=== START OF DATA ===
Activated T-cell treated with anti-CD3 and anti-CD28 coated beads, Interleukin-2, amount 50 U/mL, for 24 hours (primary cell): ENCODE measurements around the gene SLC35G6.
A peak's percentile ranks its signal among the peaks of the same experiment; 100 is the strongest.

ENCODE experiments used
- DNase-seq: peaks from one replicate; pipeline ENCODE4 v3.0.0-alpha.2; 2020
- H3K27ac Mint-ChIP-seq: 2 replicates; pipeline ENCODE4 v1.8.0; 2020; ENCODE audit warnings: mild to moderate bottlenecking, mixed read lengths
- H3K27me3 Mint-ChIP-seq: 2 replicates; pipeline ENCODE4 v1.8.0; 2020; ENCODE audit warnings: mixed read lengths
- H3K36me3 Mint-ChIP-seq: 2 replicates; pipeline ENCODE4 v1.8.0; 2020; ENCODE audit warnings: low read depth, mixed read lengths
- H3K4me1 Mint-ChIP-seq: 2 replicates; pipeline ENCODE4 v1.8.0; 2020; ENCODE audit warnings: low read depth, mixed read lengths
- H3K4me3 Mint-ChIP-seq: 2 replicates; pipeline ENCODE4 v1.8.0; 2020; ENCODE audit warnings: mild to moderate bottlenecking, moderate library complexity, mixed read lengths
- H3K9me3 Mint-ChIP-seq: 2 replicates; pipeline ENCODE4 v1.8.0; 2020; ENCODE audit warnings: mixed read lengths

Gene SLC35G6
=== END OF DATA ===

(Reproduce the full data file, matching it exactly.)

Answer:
Activated T-cell treated with anti-CD3 and anti-CD28 coated beads, Interleukin-2, amount 50 U/mL, for 24 hours (primary cell): ENCODE measurements around the gene SLC35G6.
A peak's percentile ranks its signal among the peaks of the same experiment; 100 is the strongest.

ENCODE experiments used
- DNase-seq: peaks from one replicate; pipeline ENCODE4 v3.0.0-alpha.2; 2020
- H3K27ac Mint-ChIP-seq: 2 replicates; pipeline ENCODE4 v1.8.0; 2020; ENCODE audit warnings: mild to moderate bottlenecking, mixed read lengths
- H3K27me3 Mint-ChIP-seq: 2 replicates; pipeline ENCODE4 v1.8.0; 2020; ENCODE audit warnings: mixed read lengths
- H3K36me3 Mint-ChIP-seq: 2 replicates; pipeline ENCODE4 v1.8.0; 2020; ENCODE audit warnings: low read depth, mixed read lengths
- H3K4me1 Mint-ChIP-seq: 2 replicates; pipeline ENCODE4 v1.8.0; 2020; ENCODE audit warnings: low read depth, mixed read lengths
- H3K4me3 Mint-ChIP-seq: 2 replicates; pipeline ENCODE4 v1.8.0; 2020; ENCODE audit warnings: mild to moderate bottlenecking, moderate library complexity, mixed read lengths
- H3K9me3 Mint-ChIP-seq: 2 replicates; pipeline ENCODE4 v1.8.0; 2020; ENCODE audit warnings: mixed read lengths

Gene SLC35G6